3 years ago
A huge thanks to Bill Wang for giving us his time for this interview. Bill is currently one of the fastest speedcubers in the world across a host of different events. He is world class in 3x3, 4x4, 5x5, 3x3 OH, 3BLD, 4BLD, and 5BLD, and is attending his first World Championships in Paris this July.
Embedded below is his video of a 5.31 average of five solves - the fastest on YouTube. Here is a link to his Facebook page, and you can check out more videos over at his YouTube channel. Enjoy!
Tell us a little bit about yourself.
I’m Bill Wang, I am 18 years old and currently living in Toronto, Canada. I am currently a university student at the University of Waterloo and I have just completed my first year of studies there. Other than cubing, my hobbies include playing soccer (or football), basketball, and working out.
When and why did you start speedcubing?
I started speedcubing in late 2010. A couple of my classmates at the time had acquired the skill of solving cubes and after seeing it happen in front of my eyes, I was immediately intrigued and I went to purchase my first cube shortly thereafter.
What’s your favourite algorithm?
My favorite algorithm is probably the Jb perm as it is probably my fastest PLL to execute in a solve.
Do you have any goals for the upcoming World Championships in Paris? What are you looking forward to at your first Worlds?
My goal for the upcoming WC in Paris is to perform to my standards in the events that I care about (3x3, 4x4, 5x5, OH, 3BLD, 4BLD) and hopefully my performance will ultimately be enough to earn myself a podium or two. I am looking forward to meeting some of the cubers that I have never had a chance to meet before, such as Feliks, Cornelius, Nahm, Weyer bros, etc.
Would you rather break the 3x3 WR single or average, and why?
I would rather break the single WR because of the Youtube views that I would get :)
From your perspective, how has the world of speedcubing changed over the years you have been involved?
Speedcubing has grown exponentially since I started in 2010. Cubing companies are bigger, competitions are bigger, and the top-end speedcubers are getting better. Hardware has changed dramatically, the cubers are way more knowledgeable, and as a result, the records are becoming more and more unfathomable.
Do you have any thoughts or opinions on the increasing prevalence of sponsorship in speedcubing?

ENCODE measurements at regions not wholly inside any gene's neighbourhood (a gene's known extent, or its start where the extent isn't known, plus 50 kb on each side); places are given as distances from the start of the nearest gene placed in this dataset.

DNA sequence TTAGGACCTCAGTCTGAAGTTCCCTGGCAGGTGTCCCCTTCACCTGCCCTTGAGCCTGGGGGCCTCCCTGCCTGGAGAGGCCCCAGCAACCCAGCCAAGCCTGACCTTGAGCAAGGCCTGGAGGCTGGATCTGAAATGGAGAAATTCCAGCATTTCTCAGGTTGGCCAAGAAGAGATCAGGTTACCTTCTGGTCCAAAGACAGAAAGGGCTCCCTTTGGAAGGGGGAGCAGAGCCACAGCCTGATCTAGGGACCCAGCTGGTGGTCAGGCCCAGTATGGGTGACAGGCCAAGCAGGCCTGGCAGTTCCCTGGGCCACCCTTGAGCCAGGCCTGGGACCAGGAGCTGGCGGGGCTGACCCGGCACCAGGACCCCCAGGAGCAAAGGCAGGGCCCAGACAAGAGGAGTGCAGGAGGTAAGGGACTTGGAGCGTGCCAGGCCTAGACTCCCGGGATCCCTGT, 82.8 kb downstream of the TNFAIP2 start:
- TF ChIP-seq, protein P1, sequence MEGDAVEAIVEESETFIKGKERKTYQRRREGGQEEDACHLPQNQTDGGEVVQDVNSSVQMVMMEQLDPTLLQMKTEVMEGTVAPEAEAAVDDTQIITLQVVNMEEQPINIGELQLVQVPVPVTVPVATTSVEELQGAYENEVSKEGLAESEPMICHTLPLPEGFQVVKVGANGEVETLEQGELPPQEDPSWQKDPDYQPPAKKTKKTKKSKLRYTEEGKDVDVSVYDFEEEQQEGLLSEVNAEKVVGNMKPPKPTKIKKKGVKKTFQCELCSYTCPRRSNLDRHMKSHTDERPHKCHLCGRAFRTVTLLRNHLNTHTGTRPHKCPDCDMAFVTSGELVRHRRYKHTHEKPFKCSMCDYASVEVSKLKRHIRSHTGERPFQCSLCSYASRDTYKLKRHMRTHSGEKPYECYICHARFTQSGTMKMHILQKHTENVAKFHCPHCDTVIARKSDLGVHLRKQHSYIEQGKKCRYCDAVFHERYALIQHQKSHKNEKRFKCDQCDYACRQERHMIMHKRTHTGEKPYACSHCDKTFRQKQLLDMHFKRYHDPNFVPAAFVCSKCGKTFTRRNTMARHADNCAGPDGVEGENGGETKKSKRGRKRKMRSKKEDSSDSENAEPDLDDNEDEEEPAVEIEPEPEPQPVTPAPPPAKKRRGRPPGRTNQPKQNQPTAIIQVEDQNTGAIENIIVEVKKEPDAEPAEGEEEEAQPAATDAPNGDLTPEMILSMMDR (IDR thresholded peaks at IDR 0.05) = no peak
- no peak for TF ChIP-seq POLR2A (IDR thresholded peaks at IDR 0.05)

I think sponsorship is great as it allows fast and famous cubers to have easier access to the best hardware and to the big competitions. It also provides an added incentive for the up-and-coming cubers who wish to become sponsored one day. Sponsorship is also a mutually beneficial agreement as not only does the sponsoree benefit, but so does the company who offers the sponsorship as they are attracting more customers by using a famous figure to represent themselves.
Where do you see speedcubing in 5 years time, and where do you see yourself in that picture?
I honestly have no idea whether I will be cubing in 5 years. I guess I will have to see whether my interest is still there at that point in time. As for speedcubing as a whole, I am sure that it will continue to develop and expand and attract more people into the world of speedcubing.
If you could go back and give yourself (or anyone) one piece of speedcubing advice when they start out, what would it be?
If I could give myself one piece of advice when I started, I would tell myself to not practice as much within my first year of cubing. During that year, almost every ounce of my free time was dedicated to practicing. This led to me burning out and taking a break between late 2011 and mid 2013. If I had not practiced as much to begin with, then I probably wouldn’t have needed that break and I would’ve been continuously practicing for 6-7 years now. My guess is that in this alternate scenario, I would be faster than I am now as I would’ve had constant practice throughout my entire cubing career.
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